Xstrata and Glencore's long-running quest to merge into a £56bn mining and commodities trading giant took what could well prove to be the decisive step forward yesterday when Qatar smiled on the proposed deal.
Although he stopped short of pledging to recommend the tie-up in the forthcoming shareholder vote, Qatar's prime minister said he was "looking in favour of a merger" after Glencore sweetened the terms of its offer following opposition from the Gulf state's sovereign wealth fund to its first proposal.
With a 12 per cent stake in Xstrata – and Glencore unable to vote its 34 per cent holding in the company – Qatar pretty much holds the whip hand, meaning a deal just got a lot more likely yesterday. Not that you'd think it from the subdued investor reaction, with Glencore rising by just 0.2p to 336.8p and Xstrata actually falling, by 1.4p to 952.0p.
But then miners had a rough old day yesterday and, but for the good news, "Glenstrata" would no doubt have fallen more heavily yesterday.
Overall, the FTSE 100 index rose by 12.29 points to close at 5,805.6 points, as gains from the banks were balanced out by losses from the miners.
The miners fell amid concerns among traders who fear that the latest growth data from China on Thursday could show the world's biggest metal consumer running out of steam. Rio Tinto lost 48.5p, or 1.6 per cent, to close at 2,973.5p, Anglo American fell by 36.0p to 1788.5p and Kazakhymys tumbled by 25.5p to 690.0p. Evraz, the steelmaker backed by Chelsea football club controller Roman Abramovich, fell by 5.1p to 229.2p.
Banking shares led the risers on hopes that Spain might finally bow to pressure and ask for a bailout, in a stabilising move that would reduce its borrowing costs. Lloyds Banking Group rose 0.62p to 40.32p, and Standard Chartered was up 34.0p to 1461.5p.
Tullow Oil, the FTSE 100 Africa-focused explorer, informed the market that it's going to have a stab at Greenland. Cairn Energy's repeatedly unsuccessful attempts to discover oil in a region for which there are high hopes, but no commercially viable discoveries so far, has not put Tullow off. The company announced yesterday that it will be looking for oil off the coast of north-west Greenland through a partnership with Denmark's Maersk Oil after buying 40 per cent of its Tooq licence. Tullow's shares rose by 11.0p to 1415.0p, as investors weighed the prospect of hitting a new oil frontier against the fact that this kind of discovery is always going to be a long shot.
Over in the hedge fund world, yesterday marked the first time that the three principals of GLG were able to dispose of the holding in Man Group that they received for their GLG shares when it was taken over by Man two years ago.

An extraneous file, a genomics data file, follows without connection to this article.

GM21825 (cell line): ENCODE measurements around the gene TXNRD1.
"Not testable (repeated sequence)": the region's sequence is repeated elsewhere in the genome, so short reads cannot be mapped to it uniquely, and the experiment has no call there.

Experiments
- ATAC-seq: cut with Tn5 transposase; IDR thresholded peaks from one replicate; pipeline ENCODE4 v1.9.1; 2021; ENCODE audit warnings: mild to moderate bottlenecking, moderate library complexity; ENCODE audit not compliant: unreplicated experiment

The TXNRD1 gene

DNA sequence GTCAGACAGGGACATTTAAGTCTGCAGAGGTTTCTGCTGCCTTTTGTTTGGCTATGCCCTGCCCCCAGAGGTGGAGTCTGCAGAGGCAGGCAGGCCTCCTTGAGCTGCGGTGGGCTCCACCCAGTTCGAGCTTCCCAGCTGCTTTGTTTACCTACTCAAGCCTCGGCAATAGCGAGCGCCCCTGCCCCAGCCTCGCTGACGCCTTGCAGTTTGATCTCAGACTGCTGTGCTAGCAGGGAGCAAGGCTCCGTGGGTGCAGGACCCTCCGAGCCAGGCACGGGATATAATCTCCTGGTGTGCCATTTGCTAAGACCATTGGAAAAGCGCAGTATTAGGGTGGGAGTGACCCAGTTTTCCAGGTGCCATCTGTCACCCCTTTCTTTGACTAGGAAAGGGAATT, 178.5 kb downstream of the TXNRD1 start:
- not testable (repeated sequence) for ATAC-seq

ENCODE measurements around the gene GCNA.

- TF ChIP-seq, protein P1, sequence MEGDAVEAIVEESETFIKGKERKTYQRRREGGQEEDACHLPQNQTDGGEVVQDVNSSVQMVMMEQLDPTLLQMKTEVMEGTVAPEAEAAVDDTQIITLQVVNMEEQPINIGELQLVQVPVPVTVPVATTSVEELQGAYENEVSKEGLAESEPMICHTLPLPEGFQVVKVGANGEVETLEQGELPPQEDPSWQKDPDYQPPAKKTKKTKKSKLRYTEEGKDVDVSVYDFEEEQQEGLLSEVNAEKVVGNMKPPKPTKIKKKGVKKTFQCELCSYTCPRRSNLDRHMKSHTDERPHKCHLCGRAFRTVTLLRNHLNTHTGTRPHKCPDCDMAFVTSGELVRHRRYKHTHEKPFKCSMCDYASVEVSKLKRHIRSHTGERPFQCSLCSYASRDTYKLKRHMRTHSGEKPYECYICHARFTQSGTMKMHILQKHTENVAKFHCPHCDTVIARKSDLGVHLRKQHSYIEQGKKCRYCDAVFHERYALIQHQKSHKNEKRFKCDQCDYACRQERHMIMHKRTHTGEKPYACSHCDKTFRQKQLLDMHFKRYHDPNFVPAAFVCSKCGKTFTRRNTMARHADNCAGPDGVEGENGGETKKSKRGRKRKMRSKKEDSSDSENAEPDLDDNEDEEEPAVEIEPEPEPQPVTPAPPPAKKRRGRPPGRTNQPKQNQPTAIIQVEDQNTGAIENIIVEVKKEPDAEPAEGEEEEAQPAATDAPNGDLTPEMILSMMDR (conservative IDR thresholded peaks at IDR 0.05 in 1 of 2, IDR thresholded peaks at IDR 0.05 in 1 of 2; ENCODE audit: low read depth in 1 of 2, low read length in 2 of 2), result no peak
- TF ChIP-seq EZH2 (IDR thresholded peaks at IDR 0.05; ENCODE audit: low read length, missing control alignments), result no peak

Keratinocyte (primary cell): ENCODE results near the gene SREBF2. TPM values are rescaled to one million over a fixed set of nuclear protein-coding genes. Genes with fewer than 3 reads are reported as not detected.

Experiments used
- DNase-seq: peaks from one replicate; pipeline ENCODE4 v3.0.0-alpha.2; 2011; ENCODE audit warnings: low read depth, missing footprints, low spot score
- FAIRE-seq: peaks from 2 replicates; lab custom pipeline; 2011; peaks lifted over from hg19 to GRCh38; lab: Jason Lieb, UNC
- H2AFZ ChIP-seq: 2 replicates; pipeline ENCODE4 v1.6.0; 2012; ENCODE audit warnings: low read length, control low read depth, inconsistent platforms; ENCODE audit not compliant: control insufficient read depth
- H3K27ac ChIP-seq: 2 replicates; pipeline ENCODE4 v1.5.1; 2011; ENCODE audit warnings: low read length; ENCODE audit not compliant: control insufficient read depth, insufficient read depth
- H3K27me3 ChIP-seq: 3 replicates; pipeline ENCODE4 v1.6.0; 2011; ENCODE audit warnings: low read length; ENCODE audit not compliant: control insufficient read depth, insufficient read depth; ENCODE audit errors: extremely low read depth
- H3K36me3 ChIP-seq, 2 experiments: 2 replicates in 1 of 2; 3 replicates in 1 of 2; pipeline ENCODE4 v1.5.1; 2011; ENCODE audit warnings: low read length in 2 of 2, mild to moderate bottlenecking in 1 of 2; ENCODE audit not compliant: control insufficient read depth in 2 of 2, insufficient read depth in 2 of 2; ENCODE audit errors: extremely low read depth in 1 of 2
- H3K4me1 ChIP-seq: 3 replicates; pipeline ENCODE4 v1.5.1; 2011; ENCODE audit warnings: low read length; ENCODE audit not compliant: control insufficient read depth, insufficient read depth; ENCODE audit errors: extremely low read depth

Pierre Lagrange, Emmanuel Roman and Noam Gottesman declined to comment on whether they would be taking advantage of their "lock-up" periods ending, although the smart money is that they may choose to wait a bit longer. The trio have collectively made a paper loss of $220m (£137m) since the share swap on 14 October 2010, dropping from 264p.They closed at 90.1p yesterday, 0.1p down on the day.
Virgin Rail (in which Stagecoach has a 49 per cent stake) was given the green light to run the West Coast Main Line for at least another nine months after its current franchise. However, Stagecoach shares dipped slightly, by 1.3p to 280.5p, because the length of the extension has yet to be resolved and there is still much confusion about the longer-term status of the contract.
BT also suffered, falling by 1.7p to 217.0p after analysts from Barclays cut their recommendation on its shares from "overweight" to "equal weight" and reduced their price target from 260p to 230p. Barclays was concerned that the tough economy could dent BT's corporate revenues and that its recent move into sports broadcasting as it won a package of premiership matches would increase its cost base.
But the award for the most frustrated company in Britain has to go to chipmaker Wolfson Microelectronics. It has reportedly just landed a contract with that mother of all clients – Apple. The reports pushed its shares up by 8.75p to 210.25p, but the jump could have been much higher, had Wolfson even been able to whisper its new customer from the basement. It's a great development for Wolfson, which lost Apple as a client back in 2008.
FTSE 100 Risers
Kingfisher 275.8p (up 7.3p, 2.7 per cent) The B&Q owner's shares are boosted after saying it is considering launching its UK Screwfix tool, plumbing and electrical chain in France.
HSBC 600.3p (up 5.0p, 0.84 per cent) The banking giant benefits from widespread sentiment in the sector on hopes Spain will bite the bullet and seek a bailout, which would reduce its borrowing costs.
FTSE 100 Fallers
ENRC 319.8p (down 9.1p, 2.7 per cent) The miner suffered from fears yesterday that the Chinese economy could be slowing down, in a move that would reduce its demand for raw materials.
RBS 268.1p (down 2.8p, 1.0 per cent) The bank continued to suffer yesterday following the collapse of its agreed £1.65bn sale of 316 branches to Spain's Santander.
FTSE 250 Risers
Filtrona 548.0p (up 38.0p, 7.5 per cent) Shares in Filtrona jumped as the foam product supplier reported a 23 per cent rise in third-quarter sales and said it was looking at a number of potential acquisitions.
Bovis Homes 504.0p (up 9.3p, 1.9 per cent) The homebuilder benefited as JPMorgan raised its recommendation on the group's shares from "neutral weighting" to "overweight".
FTSE 250 Fallers
Bumi 245.3p (down 34.7p, or 12.4 per cent) The London-listed, Indonesia-focused miner fell yesterday after rising at the end of last week when the Bakrie family, a key shareholder, offered to buy out the company's assets.
SDL 568.0p (down 72.0p, 11.3 per cent) The business consultant suffered as Investec cut its rating on the shares from "buy" to "hold".